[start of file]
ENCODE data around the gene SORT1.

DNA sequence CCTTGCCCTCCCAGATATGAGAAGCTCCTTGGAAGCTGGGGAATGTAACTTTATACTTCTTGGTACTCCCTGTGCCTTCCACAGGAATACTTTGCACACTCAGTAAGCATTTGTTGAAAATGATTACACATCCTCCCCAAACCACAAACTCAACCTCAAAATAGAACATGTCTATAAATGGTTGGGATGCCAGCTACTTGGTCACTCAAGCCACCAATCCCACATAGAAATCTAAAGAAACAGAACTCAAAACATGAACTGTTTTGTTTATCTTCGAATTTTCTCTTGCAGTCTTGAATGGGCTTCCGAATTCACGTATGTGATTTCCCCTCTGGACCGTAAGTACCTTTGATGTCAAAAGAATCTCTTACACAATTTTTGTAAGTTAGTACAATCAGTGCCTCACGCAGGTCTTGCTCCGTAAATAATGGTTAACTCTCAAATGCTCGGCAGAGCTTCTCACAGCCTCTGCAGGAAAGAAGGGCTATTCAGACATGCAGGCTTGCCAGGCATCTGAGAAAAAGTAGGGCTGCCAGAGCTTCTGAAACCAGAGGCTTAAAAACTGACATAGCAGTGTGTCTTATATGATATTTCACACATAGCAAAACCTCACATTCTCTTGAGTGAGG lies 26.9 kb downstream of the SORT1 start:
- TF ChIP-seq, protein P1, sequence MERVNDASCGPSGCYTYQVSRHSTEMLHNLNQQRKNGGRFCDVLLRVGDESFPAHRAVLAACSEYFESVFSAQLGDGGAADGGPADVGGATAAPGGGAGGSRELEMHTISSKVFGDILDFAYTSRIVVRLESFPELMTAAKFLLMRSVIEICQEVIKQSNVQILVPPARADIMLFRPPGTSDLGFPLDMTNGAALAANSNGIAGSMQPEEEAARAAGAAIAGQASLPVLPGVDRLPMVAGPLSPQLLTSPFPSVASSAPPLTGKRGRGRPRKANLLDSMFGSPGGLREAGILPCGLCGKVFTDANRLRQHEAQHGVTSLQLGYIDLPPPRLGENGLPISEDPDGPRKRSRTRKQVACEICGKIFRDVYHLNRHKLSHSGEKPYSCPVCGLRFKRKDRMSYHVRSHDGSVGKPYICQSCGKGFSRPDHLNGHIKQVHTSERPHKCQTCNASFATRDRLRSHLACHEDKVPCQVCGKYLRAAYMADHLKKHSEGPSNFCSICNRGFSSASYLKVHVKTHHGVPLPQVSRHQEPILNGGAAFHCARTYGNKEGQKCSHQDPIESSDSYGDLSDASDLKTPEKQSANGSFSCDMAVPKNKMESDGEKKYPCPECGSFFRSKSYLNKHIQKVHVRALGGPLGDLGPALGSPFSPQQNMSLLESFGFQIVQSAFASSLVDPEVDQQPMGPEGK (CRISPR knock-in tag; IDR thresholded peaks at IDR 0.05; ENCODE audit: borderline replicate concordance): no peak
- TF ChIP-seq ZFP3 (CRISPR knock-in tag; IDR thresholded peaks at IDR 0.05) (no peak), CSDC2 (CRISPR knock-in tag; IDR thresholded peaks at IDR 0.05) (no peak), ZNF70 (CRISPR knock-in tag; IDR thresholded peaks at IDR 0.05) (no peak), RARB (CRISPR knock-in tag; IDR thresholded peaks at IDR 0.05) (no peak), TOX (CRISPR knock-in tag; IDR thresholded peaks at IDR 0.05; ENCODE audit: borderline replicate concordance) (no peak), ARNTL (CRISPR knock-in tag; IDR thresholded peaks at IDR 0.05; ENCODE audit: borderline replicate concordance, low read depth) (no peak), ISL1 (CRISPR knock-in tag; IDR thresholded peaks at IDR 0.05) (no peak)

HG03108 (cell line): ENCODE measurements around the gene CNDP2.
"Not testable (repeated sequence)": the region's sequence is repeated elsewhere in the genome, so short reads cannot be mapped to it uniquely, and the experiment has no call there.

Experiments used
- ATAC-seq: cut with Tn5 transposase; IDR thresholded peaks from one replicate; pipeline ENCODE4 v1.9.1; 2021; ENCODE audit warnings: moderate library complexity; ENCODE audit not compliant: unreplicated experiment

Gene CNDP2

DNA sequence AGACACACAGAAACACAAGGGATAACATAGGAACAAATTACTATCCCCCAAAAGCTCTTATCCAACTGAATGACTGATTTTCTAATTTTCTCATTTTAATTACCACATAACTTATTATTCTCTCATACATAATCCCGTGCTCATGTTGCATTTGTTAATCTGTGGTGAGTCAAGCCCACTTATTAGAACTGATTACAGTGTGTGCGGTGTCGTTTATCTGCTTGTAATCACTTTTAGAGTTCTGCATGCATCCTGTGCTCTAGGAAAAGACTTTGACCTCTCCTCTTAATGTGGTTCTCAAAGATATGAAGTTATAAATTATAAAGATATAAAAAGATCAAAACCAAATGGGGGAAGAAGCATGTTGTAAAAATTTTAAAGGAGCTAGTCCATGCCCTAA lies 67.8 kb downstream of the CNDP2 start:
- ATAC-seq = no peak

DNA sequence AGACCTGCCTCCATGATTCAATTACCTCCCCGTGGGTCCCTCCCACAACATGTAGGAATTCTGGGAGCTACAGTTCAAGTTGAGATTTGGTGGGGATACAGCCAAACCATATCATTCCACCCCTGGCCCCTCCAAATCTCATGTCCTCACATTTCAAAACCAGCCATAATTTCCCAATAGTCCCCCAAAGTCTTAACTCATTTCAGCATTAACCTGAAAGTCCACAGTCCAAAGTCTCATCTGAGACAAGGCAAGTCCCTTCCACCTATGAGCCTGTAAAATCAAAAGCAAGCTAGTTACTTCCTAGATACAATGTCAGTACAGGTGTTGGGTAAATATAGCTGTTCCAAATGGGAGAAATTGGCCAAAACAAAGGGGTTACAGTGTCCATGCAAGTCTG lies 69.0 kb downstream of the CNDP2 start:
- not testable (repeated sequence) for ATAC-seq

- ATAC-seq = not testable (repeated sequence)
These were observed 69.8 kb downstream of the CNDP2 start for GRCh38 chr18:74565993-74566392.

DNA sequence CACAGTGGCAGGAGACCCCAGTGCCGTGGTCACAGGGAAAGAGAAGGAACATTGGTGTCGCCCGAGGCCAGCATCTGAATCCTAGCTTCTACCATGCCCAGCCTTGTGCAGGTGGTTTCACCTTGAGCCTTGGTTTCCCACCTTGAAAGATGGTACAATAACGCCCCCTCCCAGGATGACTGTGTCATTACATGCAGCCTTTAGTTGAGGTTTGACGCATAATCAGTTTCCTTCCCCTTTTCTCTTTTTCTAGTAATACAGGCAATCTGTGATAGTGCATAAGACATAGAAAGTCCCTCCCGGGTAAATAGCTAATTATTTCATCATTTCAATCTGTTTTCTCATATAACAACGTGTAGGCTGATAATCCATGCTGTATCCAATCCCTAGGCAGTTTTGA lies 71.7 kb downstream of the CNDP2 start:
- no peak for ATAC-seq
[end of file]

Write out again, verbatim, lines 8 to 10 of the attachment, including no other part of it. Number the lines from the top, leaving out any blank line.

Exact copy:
- ATAC-seq: cut with Tn5 transposase; IDR thresholded peaks from one replicate; pipeline ENCODE4 v1.9.1; 2021; ENCODE audit warnings: moderate library complexity; ENCODE audit not compliant: unreplicated experiment

Gene CNDP2

DNA sequence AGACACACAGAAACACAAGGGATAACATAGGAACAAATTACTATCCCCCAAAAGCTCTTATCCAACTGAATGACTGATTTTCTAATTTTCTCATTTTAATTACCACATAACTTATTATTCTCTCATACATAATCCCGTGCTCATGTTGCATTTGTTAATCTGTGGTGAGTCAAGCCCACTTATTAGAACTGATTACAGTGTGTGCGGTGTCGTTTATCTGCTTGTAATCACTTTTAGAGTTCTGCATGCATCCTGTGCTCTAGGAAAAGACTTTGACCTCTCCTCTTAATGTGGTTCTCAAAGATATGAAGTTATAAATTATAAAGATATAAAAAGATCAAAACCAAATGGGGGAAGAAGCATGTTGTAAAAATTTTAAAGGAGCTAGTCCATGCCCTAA lies 67.8 kb downstream of the CNDP2 start: